Rodeo bronc rider dies from injuries
LAS VEGAS — A Missouri man died after being critically injured during the Indian National Finals Rodeo in Las Vegas.
Rodeo officials said J.D. Jones, 25, of Goodman, Mo., died after an accident at the saddle bronc riding competition Saturday night.
According to rodeo spokeswoman Perse Hooper, Mr. Jones got stuck after his foot slipped through a stirrup. The horse fell on him and eventually had to be euthanized for internal bleeding and a broken pelvis, she said.
It was Mr. Jones' first time competing in the national finals, which were held Nov. 6-10 at the South Point resort, Ms. Hooper said.
State to officially launch greenhouse-gas system
SAN FRANCISCO — California's largest greenhouse-gas emitters will begin buying permits in a landmark "cap-and-trade" system designed to control emissions of heat-trapping gases and to spur investment in clean technologies.
The program is the most wide-ranging of its kind in the nation and a key part of California's 2006 climate-change law, AB32. The regulations dictate standards for cleaner-burning fuels, more efficient automobiles and increased use of renewable energy.
For the first time, the California Air Resources Board will auction off pollution permits on Wednesday called "allowances" to hundreds of businesses, including electric companies and refineries.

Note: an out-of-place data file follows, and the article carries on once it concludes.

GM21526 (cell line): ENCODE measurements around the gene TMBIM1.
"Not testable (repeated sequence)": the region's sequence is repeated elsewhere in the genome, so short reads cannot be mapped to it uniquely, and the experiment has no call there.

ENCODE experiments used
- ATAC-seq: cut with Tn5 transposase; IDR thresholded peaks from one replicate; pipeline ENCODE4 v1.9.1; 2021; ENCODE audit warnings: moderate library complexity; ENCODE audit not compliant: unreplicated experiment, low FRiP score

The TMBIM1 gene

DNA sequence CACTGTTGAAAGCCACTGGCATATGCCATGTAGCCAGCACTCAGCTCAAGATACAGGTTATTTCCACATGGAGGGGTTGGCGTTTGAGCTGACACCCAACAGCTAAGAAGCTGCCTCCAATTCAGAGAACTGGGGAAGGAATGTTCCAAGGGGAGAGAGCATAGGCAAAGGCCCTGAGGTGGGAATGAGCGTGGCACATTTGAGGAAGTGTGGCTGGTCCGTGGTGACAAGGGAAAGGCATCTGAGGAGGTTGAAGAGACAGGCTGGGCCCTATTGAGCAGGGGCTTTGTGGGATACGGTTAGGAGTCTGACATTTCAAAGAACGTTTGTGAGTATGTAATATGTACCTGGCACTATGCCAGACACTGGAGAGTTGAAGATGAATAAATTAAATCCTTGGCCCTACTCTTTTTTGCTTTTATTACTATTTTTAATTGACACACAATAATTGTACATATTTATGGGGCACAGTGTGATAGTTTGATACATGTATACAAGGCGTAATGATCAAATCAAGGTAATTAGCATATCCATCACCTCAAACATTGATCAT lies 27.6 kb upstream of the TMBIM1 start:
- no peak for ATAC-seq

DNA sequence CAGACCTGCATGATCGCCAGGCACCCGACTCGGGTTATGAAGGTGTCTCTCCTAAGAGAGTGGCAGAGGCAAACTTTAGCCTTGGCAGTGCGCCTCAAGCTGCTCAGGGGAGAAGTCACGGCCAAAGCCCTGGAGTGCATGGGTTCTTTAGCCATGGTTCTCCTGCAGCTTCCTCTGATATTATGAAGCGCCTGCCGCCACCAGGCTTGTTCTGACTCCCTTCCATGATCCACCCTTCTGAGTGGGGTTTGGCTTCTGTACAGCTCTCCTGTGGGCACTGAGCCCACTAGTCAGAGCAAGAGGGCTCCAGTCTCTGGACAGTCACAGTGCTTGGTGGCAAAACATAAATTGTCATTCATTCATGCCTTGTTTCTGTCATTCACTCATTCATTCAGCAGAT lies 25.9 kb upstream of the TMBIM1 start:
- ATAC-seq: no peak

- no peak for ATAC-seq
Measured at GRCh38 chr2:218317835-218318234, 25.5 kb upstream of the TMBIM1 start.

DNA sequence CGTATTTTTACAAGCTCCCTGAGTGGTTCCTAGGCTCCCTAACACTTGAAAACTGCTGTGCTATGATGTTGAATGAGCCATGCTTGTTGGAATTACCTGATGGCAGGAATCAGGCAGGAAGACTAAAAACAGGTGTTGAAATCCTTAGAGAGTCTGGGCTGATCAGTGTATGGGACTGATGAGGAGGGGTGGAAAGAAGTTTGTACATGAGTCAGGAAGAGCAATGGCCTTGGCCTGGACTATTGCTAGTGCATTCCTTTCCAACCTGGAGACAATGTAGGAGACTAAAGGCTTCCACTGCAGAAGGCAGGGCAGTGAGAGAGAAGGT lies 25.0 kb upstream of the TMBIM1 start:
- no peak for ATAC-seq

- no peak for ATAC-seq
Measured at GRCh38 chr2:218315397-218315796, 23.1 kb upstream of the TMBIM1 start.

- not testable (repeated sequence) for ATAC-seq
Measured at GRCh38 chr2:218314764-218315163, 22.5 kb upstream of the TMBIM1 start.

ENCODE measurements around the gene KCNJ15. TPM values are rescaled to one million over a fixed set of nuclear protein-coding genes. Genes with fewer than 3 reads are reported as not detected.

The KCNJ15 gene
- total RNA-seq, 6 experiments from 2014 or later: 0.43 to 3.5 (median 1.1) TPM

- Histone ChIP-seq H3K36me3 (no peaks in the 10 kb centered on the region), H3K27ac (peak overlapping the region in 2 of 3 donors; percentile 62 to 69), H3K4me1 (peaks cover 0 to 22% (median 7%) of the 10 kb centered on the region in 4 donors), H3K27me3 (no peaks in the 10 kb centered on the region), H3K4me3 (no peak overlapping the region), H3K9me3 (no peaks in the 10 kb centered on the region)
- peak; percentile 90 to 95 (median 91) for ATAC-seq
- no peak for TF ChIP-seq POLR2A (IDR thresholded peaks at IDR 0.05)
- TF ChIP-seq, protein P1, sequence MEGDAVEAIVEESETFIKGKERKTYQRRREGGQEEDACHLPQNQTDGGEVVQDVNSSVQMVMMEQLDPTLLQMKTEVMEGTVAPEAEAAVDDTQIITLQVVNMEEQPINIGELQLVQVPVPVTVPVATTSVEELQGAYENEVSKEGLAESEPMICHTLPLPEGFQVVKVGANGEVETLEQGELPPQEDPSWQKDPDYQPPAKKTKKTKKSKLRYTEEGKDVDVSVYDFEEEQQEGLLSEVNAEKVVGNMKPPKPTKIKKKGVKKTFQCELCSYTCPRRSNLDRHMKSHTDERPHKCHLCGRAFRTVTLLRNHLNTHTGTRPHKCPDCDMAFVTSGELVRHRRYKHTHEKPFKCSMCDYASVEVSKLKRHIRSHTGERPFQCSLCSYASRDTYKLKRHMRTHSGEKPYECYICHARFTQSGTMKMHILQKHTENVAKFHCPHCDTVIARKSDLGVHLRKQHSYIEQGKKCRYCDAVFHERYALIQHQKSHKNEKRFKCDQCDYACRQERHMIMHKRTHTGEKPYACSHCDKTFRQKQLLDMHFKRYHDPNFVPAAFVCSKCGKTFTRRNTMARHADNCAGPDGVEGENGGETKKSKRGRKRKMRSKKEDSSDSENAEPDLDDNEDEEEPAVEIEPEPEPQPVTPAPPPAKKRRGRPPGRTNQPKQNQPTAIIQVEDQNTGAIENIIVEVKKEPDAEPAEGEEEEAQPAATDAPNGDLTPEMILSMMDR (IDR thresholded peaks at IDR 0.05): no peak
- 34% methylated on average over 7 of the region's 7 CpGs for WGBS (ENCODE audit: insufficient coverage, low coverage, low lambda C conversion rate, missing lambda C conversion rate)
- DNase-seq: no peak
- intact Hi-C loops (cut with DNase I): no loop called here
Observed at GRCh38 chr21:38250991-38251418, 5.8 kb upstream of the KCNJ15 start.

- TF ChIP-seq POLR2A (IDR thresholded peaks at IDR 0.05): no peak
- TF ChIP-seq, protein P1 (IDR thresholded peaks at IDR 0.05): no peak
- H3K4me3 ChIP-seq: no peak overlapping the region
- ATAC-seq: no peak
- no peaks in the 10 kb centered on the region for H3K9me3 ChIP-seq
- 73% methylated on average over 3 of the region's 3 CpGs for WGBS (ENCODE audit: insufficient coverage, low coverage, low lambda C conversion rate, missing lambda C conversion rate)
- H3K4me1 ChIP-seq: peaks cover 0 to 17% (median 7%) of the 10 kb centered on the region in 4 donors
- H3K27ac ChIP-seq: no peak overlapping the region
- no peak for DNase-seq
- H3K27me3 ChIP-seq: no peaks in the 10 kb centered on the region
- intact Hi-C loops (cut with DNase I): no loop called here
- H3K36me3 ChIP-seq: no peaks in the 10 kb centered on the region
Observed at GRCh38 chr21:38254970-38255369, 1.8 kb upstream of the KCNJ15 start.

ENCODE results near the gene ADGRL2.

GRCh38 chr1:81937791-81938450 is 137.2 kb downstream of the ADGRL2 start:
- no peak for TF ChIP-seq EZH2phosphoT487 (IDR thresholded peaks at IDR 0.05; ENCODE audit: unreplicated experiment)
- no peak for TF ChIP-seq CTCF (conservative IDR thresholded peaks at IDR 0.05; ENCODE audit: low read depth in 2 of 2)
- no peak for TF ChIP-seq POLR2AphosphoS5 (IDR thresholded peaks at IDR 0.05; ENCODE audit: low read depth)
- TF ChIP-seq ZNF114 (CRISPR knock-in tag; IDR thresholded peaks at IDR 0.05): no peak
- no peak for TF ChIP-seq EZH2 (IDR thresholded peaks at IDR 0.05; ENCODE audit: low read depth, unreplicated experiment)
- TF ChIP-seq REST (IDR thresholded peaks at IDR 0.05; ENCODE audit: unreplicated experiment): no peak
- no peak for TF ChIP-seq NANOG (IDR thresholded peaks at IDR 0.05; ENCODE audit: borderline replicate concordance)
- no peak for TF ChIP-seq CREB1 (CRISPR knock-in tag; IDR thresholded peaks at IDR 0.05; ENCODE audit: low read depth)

Some of the businesses regulated under California's plan say the extra costs will result in higher electricity rates and job losses.
UPS bows to pressure, ends grants to Boy Scouts
ATLANTA — The UPS Foundation says it will no longer give grants to the Boy Scouts of America as long as the group excludes gays and lesbians from being Scouts or Scout leaders.
The philanthropic arm of the Atlanta-based shipping giant made the change Thursday after an online petition protesting the foundation's annual grants to the Boy Scouts attracted more than 80,000 signatures. The UPS Foundation gave $150,000 to the Boy Scouts in 2010. It wasn't clear how much they gave the group last year.
UPS spokeswoman Kristen Petrella says groups applying for the grants will have to adhere to the same standards UPS does. The company says it does not discriminate against anyone based on race, religion, disability or sexual orientation.
• From wire dispatches and staff reports